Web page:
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Dave avatar image

Tricking an MPPT 100/20

Hello,

I would like to use an MPPT 100/20 primarily as a data logger to test the peformance of a new type of panel. I want it to track the maximum power of a single 300W panel and to record the power output of the panel as a function of time. My question is can I just connect a resistive load to the Battery output of the MPPT to dump the energy? I have a resistor bank which can dissipate 300W. I have tried this with some success and the MPPT is in bulk mode for most of the time. It stops periodically and all 3 lights flash (which is not one of the cases explained in the manual). I am wondering is the MPPT searching for a minimum voltage on the battery output? A key thing is that I want the MPPT to remain in bulk charge mode, as if it goes to absorption or float it will artificially reduce the output of the panel. Anyhone ever try something like this?

Thanks,

Dave

smart solar set-up helpsmart solar charging behaviour
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2 Answers
ripper avatar image
ripper answered ·

Put a small battery on there and use the resistive load across the load output. Also shut off the load at 12V, and on at 13.8 while aiming for 14.4V you she ll stay in bulk forever. that ll get you through the night till the battery is buggered.


Easier and cheaper is using a 10 to 20W panel in the desired direction and poly or mono crystalline as the actual panels and measure the short current via INA219 logging that. I am under 3% off my actual array using this setup as an irridiation measurement.

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Thanks I will try that

wkirby avatar image
wkirby answered ·

As you know, the MPPT has been designed to charge batteries. Therefore the battery on charge is always expected to be available as the source of energy to power the circuits and CPU which control the charger.
An MPPT charger will periodically perform a scan of the solar panel or array. When it does this sweeping scan, the MPPT will load the panel to such a degree that it'll not produce much energy at all and at that point the MPPT will not have enough power to run it's self if there is no battery connected. Forthat brief period of time the MPPT loses power, resets and the PV goes open circuit. Then there is enough PV power to run the MPPT again, so it reboots. This is when you see the three LED's flash at once which is what happens as it boots. Then the cycle repeats on the next MPP scan.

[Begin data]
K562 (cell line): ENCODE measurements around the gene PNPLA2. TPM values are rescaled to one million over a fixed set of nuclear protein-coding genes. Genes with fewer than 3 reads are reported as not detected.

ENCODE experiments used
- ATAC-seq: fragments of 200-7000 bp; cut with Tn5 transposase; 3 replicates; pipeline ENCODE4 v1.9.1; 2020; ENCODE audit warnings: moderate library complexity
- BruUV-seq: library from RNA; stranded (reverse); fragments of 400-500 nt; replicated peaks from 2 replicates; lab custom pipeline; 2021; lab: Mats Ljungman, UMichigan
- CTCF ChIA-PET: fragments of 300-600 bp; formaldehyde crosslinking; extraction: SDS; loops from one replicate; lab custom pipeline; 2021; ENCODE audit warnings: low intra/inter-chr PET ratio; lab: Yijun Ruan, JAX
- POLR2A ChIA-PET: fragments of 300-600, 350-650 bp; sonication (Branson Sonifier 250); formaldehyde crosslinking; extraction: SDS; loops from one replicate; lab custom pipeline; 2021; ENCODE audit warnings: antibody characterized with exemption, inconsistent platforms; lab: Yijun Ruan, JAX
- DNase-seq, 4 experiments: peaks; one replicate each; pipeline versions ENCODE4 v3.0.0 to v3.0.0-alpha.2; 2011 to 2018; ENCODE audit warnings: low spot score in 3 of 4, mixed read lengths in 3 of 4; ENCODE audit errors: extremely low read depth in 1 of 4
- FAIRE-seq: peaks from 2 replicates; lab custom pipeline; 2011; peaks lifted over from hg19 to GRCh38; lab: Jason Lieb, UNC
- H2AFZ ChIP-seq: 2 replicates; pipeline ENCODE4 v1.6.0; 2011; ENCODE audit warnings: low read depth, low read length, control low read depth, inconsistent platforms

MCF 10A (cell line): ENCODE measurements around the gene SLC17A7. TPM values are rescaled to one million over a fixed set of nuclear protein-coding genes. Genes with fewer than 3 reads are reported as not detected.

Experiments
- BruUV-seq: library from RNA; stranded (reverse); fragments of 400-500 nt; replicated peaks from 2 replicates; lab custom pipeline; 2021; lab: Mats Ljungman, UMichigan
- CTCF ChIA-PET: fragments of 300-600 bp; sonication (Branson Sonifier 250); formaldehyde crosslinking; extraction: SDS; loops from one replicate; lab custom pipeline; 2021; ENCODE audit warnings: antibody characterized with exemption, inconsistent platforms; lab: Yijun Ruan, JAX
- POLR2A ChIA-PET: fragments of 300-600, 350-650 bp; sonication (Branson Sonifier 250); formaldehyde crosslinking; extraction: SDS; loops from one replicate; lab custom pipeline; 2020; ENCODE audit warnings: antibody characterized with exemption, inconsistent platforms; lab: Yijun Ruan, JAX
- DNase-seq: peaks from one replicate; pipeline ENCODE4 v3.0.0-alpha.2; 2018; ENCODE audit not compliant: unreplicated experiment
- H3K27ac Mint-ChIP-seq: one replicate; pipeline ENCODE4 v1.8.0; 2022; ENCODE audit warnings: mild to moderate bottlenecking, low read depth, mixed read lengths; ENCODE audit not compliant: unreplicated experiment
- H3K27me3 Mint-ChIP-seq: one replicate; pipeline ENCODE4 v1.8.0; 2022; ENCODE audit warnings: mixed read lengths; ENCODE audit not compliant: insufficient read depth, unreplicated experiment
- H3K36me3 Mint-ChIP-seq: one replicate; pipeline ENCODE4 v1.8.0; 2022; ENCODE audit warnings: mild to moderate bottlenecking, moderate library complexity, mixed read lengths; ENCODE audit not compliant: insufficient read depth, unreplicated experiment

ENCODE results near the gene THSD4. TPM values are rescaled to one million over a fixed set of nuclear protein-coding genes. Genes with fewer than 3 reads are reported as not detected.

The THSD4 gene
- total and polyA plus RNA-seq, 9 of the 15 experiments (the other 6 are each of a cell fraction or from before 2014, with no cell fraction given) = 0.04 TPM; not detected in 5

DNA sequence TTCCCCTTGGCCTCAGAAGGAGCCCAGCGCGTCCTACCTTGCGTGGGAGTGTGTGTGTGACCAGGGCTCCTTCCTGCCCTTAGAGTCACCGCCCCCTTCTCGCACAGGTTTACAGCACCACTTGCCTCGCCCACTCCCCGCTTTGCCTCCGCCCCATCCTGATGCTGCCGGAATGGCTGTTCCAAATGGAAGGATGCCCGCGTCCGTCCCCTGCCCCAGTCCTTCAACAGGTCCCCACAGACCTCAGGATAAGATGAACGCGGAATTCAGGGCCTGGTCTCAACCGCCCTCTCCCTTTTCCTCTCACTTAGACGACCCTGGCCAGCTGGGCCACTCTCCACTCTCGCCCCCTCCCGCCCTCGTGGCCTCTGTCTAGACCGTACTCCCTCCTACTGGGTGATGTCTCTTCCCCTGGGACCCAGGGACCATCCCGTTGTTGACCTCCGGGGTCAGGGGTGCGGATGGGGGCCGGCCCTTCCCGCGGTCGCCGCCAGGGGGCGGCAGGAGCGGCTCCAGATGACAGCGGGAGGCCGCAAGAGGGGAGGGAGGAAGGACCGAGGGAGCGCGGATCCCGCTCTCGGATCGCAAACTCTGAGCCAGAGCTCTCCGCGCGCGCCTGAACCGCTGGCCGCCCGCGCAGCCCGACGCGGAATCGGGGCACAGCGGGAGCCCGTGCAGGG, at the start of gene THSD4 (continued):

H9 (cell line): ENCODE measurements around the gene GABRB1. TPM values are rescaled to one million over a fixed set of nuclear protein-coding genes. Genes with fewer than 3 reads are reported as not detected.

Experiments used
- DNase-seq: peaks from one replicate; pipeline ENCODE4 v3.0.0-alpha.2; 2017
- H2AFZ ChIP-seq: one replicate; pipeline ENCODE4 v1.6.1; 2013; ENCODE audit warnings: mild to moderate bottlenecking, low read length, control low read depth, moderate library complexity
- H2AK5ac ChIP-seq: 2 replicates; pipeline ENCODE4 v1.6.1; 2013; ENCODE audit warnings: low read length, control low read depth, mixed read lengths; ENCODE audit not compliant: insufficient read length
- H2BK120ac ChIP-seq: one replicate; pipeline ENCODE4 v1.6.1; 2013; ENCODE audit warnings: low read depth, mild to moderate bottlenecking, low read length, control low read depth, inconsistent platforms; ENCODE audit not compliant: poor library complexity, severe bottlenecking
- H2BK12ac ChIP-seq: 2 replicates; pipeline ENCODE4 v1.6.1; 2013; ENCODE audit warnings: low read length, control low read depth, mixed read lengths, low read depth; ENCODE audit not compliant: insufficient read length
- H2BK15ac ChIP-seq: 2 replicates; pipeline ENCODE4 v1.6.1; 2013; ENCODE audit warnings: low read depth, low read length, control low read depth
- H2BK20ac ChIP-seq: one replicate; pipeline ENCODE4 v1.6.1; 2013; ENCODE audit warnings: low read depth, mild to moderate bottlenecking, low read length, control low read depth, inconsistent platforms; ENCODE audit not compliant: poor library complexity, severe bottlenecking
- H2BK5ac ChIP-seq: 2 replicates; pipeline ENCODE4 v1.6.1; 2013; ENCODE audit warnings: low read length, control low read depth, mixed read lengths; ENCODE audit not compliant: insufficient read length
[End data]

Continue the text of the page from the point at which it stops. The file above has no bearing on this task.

I appreciate what you are trying to achieve, but the MPPT simply can't run continuously without a constant power source.
You'd need to keep enough load on the battery during the day to prevent the Absorb Voltage being reached, then the MPPT will stay in bulk all day long.

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Thanks, Very helpful yes I first assumed that the MPPT would power itself off the battery, but was then surprised to see it working well off the panels alone. It looks like I will need to incude a battery so. I do like the software, GSM communication hardware and the VRM so it might be worth it.

Hello WKriby, I've noticed that my proposed setup works pretty well with two 20V, 50W panels in series and the charger set to 24V. I monitored it from 8am to 8pm yesterday and it did not seem to restart. Previously I was using only one 20V panel with MPPT 100/20, and I think the voltage was dropping below a critical value when it was cloudy. With the higher voltage it seems the charger stays in bulk mode, as I can set the absorption mode to 37V which it never really reaches. Even with the panels only producing 3W late in evening it seems to be enough to keep the MPPT powered up. The only issue I can see is that at night the MPPT will shut off and when it restarts in the morning it seems to add the new energy generated to the previous days energy (i.e. it doesn't know it is a new day.). I am waiting of a Cerbo GX and then I can use the VRM to more accuratly monitor the power versus time. Do you think the MPPTs tracking algorithm will not work well without external battery power? My issue is that if I connect a battery it will continuosly drain to the load. Yes I can have setpoints on the load output, but this would not be great for the battery, and if I can remove the battery altogether this would greatly reduce my cost as I need to monitor 10 panels for the trial. Thanks